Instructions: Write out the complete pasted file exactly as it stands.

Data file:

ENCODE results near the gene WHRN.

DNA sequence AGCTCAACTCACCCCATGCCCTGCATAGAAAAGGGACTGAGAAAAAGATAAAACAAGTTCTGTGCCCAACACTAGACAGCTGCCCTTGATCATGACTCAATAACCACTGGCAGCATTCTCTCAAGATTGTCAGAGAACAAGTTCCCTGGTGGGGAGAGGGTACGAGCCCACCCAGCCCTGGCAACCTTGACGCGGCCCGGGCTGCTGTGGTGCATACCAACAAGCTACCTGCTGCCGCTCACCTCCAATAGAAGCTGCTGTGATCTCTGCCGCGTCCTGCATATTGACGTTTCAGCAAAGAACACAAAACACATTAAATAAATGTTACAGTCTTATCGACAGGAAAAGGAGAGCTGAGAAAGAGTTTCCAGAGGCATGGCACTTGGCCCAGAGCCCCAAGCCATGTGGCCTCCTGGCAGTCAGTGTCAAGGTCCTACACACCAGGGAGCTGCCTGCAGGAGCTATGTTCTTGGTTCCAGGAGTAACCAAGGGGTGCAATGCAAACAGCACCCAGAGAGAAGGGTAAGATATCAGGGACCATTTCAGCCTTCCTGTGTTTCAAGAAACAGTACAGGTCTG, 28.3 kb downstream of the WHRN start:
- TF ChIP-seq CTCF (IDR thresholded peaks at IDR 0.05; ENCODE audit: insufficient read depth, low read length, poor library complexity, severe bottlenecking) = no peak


ENCODE results near the gene WHRN.

DNA sequence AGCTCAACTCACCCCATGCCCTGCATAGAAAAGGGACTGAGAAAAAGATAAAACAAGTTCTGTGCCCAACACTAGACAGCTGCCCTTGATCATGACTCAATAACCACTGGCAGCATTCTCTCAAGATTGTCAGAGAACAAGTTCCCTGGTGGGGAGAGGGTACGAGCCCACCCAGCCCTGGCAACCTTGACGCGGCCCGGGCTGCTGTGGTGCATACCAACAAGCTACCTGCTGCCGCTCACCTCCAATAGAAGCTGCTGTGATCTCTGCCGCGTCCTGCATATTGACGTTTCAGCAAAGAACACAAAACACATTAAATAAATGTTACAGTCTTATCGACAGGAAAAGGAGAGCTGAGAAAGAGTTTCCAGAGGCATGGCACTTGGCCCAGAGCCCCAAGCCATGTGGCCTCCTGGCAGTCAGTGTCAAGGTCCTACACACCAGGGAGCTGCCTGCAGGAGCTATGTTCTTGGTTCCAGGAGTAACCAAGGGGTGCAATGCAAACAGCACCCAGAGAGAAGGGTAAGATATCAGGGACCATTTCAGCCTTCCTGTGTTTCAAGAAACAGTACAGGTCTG, 28.3 kb downstream of the WHRN start:
- TF ChIP-seq CTCF (IDR thresholded peaks at IDR 0.05; ENCODE audit: insufficient read depth, low read length, poor library complexity, severe bottlenecking) = no peak